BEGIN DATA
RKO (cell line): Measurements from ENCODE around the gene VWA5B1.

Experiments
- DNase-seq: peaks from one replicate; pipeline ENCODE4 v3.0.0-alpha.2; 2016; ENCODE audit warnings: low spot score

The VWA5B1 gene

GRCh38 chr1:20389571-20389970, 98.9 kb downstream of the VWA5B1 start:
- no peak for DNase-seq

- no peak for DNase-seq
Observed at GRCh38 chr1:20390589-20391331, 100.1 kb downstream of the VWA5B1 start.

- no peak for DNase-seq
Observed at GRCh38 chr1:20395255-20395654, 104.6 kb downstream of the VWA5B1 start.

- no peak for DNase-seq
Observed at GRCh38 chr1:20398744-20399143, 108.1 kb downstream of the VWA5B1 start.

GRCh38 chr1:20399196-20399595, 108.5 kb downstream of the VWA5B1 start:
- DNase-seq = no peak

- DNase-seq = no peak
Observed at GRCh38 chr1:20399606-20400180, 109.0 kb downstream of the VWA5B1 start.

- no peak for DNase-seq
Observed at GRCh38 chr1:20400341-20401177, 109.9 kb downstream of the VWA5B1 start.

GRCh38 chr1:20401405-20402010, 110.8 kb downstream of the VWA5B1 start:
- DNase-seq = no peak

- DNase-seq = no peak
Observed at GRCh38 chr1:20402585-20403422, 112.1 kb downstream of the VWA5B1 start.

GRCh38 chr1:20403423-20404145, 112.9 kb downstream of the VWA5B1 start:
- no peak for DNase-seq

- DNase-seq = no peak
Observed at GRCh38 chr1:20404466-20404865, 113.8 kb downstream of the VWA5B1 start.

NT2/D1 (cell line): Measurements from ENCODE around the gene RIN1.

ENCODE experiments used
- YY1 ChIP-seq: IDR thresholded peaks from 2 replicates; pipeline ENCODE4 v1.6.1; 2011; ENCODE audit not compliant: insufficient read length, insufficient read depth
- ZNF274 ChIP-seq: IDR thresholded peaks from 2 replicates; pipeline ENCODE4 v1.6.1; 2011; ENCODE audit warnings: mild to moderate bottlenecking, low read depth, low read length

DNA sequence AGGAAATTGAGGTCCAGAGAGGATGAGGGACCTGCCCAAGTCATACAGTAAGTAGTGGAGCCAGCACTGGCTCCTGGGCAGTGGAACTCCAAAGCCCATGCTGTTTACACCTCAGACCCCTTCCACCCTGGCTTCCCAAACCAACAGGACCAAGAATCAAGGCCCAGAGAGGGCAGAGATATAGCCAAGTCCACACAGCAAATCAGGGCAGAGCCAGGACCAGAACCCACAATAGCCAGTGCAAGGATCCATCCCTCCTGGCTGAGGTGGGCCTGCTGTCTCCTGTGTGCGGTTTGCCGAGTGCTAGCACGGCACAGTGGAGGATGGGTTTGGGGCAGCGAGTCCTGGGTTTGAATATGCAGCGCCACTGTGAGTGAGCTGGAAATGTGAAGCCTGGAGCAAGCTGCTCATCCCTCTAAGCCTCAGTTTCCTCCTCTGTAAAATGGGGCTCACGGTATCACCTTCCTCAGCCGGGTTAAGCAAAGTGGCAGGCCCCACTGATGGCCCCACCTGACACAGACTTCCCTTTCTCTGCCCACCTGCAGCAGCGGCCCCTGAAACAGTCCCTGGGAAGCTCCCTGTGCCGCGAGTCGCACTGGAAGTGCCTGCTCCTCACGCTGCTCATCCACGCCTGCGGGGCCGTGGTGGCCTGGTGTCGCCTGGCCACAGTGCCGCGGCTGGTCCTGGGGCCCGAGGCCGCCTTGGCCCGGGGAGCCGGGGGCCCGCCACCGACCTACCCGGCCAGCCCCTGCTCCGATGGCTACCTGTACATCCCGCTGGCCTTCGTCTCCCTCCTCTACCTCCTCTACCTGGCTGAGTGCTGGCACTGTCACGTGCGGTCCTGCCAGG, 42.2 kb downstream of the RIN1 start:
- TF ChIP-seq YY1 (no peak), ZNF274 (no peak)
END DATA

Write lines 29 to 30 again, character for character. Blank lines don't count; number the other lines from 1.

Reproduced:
- YY1 ChIP-seq: IDR thresholded peaks from 2 replicates; pipeline ENCODE4 v1.6.1; 2011; ENCODE audit not compliant: insufficient read length, insufficient read depth
- ZNF274 ChIP-seq: IDR thresholded peaks from 2 replicates; pipeline ENCODE4 v1.6.1; 2011; ENCODE audit warnings: mild to moderate bottlenecking, low read depth, low read length